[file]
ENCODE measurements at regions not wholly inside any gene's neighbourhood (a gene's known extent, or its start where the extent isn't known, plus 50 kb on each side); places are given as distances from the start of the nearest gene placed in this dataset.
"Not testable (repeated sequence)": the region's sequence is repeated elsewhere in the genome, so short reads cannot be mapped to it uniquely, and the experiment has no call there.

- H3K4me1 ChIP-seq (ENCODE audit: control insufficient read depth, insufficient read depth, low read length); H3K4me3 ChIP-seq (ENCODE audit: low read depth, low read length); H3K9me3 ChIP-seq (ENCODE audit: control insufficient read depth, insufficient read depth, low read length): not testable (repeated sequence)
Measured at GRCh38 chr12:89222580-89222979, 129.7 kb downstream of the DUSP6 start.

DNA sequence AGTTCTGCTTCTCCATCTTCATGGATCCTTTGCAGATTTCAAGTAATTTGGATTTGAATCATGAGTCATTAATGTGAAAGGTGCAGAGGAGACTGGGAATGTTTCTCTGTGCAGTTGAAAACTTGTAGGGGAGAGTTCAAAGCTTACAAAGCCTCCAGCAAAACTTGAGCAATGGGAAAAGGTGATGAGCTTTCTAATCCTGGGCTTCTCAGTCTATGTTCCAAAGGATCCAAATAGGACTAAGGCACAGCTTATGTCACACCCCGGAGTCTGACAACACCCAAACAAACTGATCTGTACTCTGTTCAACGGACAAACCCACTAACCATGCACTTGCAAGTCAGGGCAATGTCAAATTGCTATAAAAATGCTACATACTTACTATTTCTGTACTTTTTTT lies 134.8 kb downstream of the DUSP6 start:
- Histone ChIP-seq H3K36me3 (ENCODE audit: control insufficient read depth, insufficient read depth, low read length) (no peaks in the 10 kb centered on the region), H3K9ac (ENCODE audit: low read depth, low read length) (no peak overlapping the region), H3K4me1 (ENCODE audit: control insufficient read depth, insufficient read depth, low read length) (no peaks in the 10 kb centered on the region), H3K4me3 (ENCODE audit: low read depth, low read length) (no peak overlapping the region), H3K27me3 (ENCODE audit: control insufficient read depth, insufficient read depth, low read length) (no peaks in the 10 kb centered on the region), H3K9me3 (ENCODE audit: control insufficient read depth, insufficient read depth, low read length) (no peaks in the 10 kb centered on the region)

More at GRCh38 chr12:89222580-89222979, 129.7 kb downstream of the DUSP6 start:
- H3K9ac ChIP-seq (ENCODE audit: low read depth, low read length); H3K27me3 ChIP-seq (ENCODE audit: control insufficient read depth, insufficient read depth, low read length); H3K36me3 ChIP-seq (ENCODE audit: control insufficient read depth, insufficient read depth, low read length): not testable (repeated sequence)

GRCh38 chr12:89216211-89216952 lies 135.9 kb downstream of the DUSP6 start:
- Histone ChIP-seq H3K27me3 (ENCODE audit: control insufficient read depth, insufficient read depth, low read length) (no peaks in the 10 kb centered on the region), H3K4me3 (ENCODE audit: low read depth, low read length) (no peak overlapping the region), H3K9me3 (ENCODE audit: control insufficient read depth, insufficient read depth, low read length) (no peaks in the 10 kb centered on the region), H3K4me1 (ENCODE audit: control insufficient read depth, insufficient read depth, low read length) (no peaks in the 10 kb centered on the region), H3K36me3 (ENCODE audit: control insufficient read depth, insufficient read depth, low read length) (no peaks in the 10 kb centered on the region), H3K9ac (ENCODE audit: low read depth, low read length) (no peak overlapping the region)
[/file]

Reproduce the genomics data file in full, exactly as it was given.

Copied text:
ENCODE measurements at regions not wholly inside any gene's neighbourhood (a gene's known extent, or its start where the extent isn't known, plus 50 kb on each side); places are given as distances from the start of the nearest gene placed in this dataset.
"Not testable (repeated sequence)": the region's sequence is repeated elsewhere in the genome, so short reads cannot be mapped to it uniquely, and the experiment has no call there.

- H3K4me1 ChIP-seq (ENCODE audit: control insufficient read depth, insufficient read depth, low read length); H3K4me3 ChIP-seq (ENCODE audit: low read depth, low read length); H3K9me3 ChIP-seq (ENCODE audit: control insufficient read depth, insufficient read depth, low read length): not testable (repeated sequence)
Measured at GRCh38 chr12:89222580-89222979, 129.7 kb downstream of the DUSP6 start.

DNA sequence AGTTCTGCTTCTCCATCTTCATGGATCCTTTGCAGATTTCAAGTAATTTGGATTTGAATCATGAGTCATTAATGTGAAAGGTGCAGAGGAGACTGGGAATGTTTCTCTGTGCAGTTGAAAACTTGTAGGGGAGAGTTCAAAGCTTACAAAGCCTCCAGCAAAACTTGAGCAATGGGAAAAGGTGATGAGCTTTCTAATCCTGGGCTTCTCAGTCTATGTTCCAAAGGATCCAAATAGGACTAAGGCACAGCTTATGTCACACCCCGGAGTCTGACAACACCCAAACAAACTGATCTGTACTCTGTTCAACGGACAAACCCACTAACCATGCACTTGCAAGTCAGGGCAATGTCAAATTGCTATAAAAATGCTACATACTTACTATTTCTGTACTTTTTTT lies 134.8 kb downstream of the DUSP6 start:
- Histone ChIP-seq H3K36me3 (ENCODE audit: control insufficient read depth, insufficient read depth, low read length) (no peaks in the 10 kb centered on the region), H3K9ac (ENCODE audit: low read depth, low read length) (no peak overlapping the region), H3K4me1 (ENCODE audit: control insufficient read depth, insufficient read depth, low read length) (no peaks in the 10 kb centered on the region), H3K4me3 (ENCODE audit: low read depth, low read length) (no peak overlapping the region), H3K27me3 (ENCODE audit: control insufficient read depth, insufficient read depth, low read length) (no peaks in the 10 kb centered on the region), H3K9me3 (ENCODE audit: control insufficient read depth, insufficient read depth, low read length) (no peaks in the 10 kb centered on the region)

More at GRCh38 chr12:89222580-89222979, 129.7 kb downstream of the DUSP6 start:
- H3K9ac ChIP-seq (ENCODE audit: low read depth, low read length); H3K27me3 ChIP-seq (ENCODE audit: control insufficient read depth, insufficient read depth, low read length); H3K36me3 ChIP-seq (ENCODE audit: control insufficient read depth, insufficient read depth, low read length): not testable (repeated sequence)

GRCh38 chr12:89216211-89216952 lies 135.9 kb downstream of the DUSP6 start:
- Histone ChIP-seq H3K27me3 (ENCODE audit: control insufficient read depth, insufficient read depth, low read length) (no peaks in the 10 kb centered on the region), H3K4me3 (ENCODE audit: low read depth, low read length) (no peak overlapping the region), H3K9me3 (ENCODE audit: control insufficient read depth, insufficient read depth, low read length) (no peaks in the 10 kb centered on the region), H3K4me1 (ENCODE audit: control insufficient read depth, insufficient read depth, low read length) (no peaks in the 10 kb centered on the region), H3K36me3 (ENCODE audit: control insufficient read depth, insufficient read depth, low read length) (no peaks in the 10 kb centered on the region), H3K9ac (ENCODE audit: low read depth, low read length) (no peak overlapping the region)